25 Bizarre Facts About Classical Music
Today’s generation often writes off classical music as being haughty, pompous, and even boring. While at times that can certainly be true, t...
Today’s generation often writes off classical music as being haughty, pompous, and even boring. While at times that can certainly be true, the genre has definitely had its fair share of weird over the centuries. Here are 25 Bizarre Facts About Classical Music that will shatter your perception of the genre.
If you think outrageous and obsessive fans are only a product of the 20th and 21st centuries, then you are sorely mistaken. Hungarian composer Franz Liszt had so many fans begging for his hair clippings that he kept a dog whose fur he would shear off and send in place of his own.
The Helicopter Quartet was written in 1993 by controversial composer Karlheinz Stockhausen. It involves sending four members of a string quartet into the sky in four separate helicopters and having each musician play their individual part. Meanwhile, they are recorded and broadcasted into an auditorium where they are all played simultaneously for an audience. Stockhausen reportedly composed the piece after a series of unusual dreams involving helicopters and a swarm of bees.
When John Philip Sousa was young and the American civil war was at its peak, his parents exposed him to a military band. Although it awakened Sousa’s passion for music, his first attempt to learn an instrument failed spectacularly, ending with him swearing off music forever and declaring that he would become a baker. After 3 days apprenticing at a local bakery, however, John Philip decided the trade wasn’t for him and returned to practicing music.
Many people have heard of John Cage’s Four Minutes and Thirty-Three Seconds after it gained notoriety for being approximately four minutes and thirty-three seconds of dead silence. A similar composition took it a step further; Yves Klein’s Monotone Silence Symphony consists of twenty straight minutes of a single prolonged note followed by a second twenty minutes of complete silence.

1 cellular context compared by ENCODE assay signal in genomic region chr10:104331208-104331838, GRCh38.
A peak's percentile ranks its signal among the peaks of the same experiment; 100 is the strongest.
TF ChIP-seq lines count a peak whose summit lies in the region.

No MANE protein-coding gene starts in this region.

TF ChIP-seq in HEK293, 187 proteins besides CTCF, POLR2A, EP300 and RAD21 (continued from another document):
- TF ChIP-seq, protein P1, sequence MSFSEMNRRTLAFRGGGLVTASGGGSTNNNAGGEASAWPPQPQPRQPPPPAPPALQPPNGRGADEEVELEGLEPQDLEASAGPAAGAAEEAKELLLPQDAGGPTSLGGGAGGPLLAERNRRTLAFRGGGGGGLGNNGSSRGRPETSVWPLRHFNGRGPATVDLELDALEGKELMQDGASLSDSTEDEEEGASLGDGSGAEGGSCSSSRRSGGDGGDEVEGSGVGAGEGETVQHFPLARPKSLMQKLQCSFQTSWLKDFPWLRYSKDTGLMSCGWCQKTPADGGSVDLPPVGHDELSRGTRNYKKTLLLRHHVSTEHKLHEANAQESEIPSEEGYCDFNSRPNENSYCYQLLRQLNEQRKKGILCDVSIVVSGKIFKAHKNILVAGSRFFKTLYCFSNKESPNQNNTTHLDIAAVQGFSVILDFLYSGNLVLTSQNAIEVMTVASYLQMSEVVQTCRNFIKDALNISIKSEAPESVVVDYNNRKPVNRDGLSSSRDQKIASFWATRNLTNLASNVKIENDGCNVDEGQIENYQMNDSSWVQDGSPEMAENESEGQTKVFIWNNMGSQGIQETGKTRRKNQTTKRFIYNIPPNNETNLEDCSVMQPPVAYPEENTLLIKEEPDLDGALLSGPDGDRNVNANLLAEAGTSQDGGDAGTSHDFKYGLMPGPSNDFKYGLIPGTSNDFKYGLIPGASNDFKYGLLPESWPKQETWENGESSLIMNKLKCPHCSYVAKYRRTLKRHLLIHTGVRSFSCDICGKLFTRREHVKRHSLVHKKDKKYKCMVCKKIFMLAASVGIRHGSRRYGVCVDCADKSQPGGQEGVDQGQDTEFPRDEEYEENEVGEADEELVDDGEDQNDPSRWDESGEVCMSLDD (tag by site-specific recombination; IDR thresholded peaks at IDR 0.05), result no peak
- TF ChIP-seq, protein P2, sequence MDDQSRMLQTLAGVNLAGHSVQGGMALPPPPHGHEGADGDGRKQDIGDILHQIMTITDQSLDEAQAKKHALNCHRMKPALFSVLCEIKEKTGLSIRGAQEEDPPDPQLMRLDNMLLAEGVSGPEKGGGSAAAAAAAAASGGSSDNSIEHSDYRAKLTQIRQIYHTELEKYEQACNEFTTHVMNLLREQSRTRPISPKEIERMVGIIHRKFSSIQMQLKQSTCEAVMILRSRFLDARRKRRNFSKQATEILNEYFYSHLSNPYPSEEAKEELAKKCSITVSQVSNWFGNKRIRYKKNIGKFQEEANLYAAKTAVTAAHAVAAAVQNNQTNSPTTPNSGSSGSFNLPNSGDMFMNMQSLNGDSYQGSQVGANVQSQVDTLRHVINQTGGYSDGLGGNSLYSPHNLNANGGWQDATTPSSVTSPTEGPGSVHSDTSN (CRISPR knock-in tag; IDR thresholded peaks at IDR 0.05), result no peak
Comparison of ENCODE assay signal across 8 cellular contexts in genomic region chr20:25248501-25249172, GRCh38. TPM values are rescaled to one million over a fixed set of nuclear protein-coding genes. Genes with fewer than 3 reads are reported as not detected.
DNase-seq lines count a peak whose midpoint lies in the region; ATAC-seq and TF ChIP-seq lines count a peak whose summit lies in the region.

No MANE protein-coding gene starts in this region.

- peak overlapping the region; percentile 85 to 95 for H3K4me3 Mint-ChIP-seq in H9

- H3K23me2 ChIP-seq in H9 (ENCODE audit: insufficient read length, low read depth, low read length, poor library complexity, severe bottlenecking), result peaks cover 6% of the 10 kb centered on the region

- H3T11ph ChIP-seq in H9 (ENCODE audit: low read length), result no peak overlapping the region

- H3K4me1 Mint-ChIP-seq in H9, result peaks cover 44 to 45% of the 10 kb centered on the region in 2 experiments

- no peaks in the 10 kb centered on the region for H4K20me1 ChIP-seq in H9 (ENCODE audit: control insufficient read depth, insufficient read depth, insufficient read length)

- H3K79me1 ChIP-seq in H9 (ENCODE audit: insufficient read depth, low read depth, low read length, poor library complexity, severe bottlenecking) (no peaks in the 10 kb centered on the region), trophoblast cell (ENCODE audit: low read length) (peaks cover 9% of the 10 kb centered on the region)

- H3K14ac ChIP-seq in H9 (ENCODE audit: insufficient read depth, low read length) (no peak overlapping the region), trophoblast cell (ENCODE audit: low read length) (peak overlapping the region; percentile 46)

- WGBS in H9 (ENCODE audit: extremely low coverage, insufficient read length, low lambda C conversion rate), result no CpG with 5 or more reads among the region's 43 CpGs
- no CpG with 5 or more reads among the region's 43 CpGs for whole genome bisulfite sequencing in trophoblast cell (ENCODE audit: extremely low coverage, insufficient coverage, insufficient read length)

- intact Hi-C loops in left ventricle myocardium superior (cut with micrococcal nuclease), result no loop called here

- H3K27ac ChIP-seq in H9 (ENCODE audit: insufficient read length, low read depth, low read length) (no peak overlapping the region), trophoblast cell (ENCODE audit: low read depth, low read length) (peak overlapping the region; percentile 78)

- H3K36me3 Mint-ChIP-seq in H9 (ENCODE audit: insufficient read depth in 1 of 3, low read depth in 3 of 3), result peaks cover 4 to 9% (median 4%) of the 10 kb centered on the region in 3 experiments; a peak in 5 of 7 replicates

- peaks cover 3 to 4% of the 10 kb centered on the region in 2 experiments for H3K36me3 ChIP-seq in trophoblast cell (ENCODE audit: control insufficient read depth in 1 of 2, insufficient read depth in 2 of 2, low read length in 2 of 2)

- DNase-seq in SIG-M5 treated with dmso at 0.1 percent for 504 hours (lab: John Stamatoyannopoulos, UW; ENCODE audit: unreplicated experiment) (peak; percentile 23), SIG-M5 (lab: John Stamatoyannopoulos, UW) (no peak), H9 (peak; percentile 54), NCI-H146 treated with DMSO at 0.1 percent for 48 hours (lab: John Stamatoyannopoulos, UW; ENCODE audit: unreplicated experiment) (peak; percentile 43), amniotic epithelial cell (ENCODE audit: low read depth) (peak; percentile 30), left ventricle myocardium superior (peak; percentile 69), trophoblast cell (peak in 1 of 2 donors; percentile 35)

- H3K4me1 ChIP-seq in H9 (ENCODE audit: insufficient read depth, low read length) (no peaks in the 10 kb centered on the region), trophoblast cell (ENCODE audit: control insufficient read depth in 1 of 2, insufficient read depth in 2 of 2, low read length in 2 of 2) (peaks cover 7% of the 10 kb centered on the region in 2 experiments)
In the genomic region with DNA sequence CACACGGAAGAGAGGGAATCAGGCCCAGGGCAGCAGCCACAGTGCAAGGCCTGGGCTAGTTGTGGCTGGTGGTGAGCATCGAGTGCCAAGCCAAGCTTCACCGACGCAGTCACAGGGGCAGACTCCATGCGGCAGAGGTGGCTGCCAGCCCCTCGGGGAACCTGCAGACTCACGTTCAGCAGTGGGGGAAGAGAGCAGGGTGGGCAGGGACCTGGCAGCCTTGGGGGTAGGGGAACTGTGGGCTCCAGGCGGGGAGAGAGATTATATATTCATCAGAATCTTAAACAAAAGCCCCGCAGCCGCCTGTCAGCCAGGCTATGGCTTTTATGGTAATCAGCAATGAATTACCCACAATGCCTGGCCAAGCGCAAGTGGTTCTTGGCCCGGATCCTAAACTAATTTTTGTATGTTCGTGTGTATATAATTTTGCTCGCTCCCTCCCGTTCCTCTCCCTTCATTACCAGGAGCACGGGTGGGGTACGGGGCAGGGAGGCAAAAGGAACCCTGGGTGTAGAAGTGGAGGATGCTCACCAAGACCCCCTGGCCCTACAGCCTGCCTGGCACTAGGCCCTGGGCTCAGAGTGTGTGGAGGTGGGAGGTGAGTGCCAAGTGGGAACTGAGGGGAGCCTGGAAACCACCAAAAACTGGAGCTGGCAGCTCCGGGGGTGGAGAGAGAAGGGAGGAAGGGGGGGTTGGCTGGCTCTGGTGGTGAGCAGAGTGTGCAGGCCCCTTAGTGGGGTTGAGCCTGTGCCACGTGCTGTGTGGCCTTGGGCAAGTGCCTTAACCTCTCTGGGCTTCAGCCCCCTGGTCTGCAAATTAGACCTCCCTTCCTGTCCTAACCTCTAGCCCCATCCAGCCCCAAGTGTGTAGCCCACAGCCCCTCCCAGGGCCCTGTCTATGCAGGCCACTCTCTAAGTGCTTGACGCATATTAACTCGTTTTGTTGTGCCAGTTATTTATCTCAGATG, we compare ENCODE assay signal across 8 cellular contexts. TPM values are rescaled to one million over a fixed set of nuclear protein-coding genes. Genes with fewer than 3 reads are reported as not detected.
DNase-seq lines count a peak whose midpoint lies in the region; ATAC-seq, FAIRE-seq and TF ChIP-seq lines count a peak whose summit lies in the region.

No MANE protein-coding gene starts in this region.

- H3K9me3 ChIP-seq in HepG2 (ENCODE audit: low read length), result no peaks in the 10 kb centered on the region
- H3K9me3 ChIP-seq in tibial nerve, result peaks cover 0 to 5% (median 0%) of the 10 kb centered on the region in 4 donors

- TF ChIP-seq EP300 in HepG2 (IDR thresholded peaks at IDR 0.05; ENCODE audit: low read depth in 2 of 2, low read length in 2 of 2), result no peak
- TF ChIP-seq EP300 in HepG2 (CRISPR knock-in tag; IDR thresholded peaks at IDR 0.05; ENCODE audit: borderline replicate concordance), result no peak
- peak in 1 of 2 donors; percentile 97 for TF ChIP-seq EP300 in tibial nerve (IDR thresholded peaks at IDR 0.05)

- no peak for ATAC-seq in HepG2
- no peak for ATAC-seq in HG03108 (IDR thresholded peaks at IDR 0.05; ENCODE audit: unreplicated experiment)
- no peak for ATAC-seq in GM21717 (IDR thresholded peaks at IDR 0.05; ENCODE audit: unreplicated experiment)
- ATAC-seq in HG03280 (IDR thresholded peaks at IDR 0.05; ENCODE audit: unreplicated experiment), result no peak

Russian composer Pyotr Ilyich Tchaikovsky suffered from extreme hypochondria. It was so bad he would always hold his chin with one hand while conducting his orchestra. His reasoning was that if he were to let go his head might fall off. He also refused to drink anything not bottled out of fear of catching a disease. Ironically, in 1893 he was diagnosed with Cholera and died one day later.
Gioachino Rossini’s Duetto Buffo di due Gatti consists of just one word – meow. The duet tells the story of two arguing cats and the melody is typically left mostly to the singer’s discretion.
Paul Wittgenstein was an Austrian concert pianist who was called into military service following the outbreak of World War I. Despite sustaining serious injury to his right arm that resulted in amputation, Wittgenstein never gave up playing Piano, and in the years following the war, he worked with many celebrated composers to commission new piano concerti and playing techniques that allowed one-handed musicians more possibilities.
William Havergal Brian’s Symphony No. 1 is among the longest symphonies ever composed, coming in at a little under two hours. It is also intended to employ an orchestra of over 1000 performers, including 200 musicians and 800 singers.
In his later years, Johann Sebastian Bach developed severe cataracts and opted to find an eye surgeon to restore his sight. Unfortunately, he instead found a man named John Taylor. Taylor performed a primitive type of eye surgery called “couching,” which involved dislocating the lens of the eye and pushing it back. After the surgery, Bach reported extreme pain in his eyes and, a week later, was operated on by Taylor a second time. The second surgery left Bach completely blind and likely resulted in his death a couple months later. Coincidentally, German composer George Frideric Handel had a similar operation at the hands of John Taylor and, unsurprisingly, was left completely blind as well.
Franz Schubert’s Symphony No. 8 is often referred to as the Unfinished Symphony because only the first two movements were ever completed. Despite many theories, the actual reason the piece was never finished remains a mystery although a popular belief is that Schubert abandoned the symphony after being diagnosed with syphilis.
While on a tour of England, Benjamin Franklin created a new kind of instrument that consists of a series of differently sized glass bowls that produce a sound when a finger is placed on them. Franklin’s “glass armonica” caught the attention of many 18th century composers including Strauss, Mozart, and Beethoven.